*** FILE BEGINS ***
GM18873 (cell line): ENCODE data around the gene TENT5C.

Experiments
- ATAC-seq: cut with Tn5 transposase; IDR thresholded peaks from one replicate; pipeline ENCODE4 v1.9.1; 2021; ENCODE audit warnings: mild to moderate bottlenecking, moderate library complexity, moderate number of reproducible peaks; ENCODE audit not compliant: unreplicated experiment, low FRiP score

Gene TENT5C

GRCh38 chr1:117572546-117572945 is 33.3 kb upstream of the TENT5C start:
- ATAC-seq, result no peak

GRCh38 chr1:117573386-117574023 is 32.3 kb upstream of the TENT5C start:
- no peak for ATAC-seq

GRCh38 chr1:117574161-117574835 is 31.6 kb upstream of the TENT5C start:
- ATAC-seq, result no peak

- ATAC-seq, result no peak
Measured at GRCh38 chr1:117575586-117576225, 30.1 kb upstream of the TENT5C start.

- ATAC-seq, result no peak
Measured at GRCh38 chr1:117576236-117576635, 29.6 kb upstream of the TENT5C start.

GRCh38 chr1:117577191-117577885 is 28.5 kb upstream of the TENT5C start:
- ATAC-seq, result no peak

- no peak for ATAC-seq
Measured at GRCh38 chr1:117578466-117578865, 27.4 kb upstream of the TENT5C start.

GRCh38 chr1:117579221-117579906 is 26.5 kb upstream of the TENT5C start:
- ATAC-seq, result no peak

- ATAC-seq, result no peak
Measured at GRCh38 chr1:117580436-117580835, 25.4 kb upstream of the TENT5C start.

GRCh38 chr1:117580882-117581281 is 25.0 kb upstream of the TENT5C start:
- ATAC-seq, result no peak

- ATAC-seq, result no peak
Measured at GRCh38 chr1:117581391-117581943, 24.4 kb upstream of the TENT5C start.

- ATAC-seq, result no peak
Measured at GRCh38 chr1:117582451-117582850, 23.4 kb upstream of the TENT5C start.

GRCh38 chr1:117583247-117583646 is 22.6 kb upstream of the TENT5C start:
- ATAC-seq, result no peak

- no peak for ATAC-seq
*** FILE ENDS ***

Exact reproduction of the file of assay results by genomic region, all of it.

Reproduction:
GM18873 (cell line): ENCODE data around the gene TENT5C.

Experiments
- ATAC-seq: cut with Tn5 transposase; IDR thresholded peaks from one replicate; pipeline ENCODE4 v1.9.1; 2021; ENCODE audit warnings: mild to moderate bottlenecking, moderate library complexity, moderate number of reproducible peaks; ENCODE audit not compliant: unreplicated experiment, low FRiP score

Gene TENT5C

GRCh38 chr1:117572546-117572945 is 33.3 kb upstream of the TENT5C start:
- ATAC-seq, result no peak

GRCh38 chr1:117573386-117574023 is 32.3 kb upstream of the TENT5C start:
- no peak for ATAC-seq

GRCh38 chr1:117574161-117574835 is 31.6 kb upstream of the TENT5C start:
- ATAC-seq, result no peak

- ATAC-seq, result no peak
Measured at GRCh38 chr1:117575586-117576225, 30.1 kb upstream of the TENT5C start.

- ATAC-seq, result no peak
Measured at GRCh38 chr1:117576236-117576635, 29.6 kb upstream of the TENT5C start.

GRCh38 chr1:117577191-117577885 is 28.5 kb upstream of the TENT5C start:
- ATAC-seq, result no peak

- no peak for ATAC-seq
Measured at GRCh38 chr1:117578466-117578865, 27.4 kb upstream of the TENT5C start.

GRCh38 chr1:117579221-117579906 is 26.5 kb upstream of the TENT5C start:
- ATAC-seq, result no peak

- ATAC-seq, result no peak
Measured at GRCh38 chr1:117580436-117580835, 25.4 kb upstream of the TENT5C start.

GRCh38 chr1:117580882-117581281 is 25.0 kb upstream of the TENT5C start:
- ATAC-seq, result no peak

- ATAC-seq, result no peak
Measured at GRCh38 chr1:117581391-117581943, 24.4 kb upstream of the TENT5C start.

- ATAC-seq, result no peak
Measured at GRCh38 chr1:117582451-117582850, 23.4 kb upstream of the TENT5C start.

GRCh38 chr1:117583247-117583646 is 22.6 kb upstream of the TENT5C start:
- ATAC-seq, result no peak

- no peak for ATAC-seq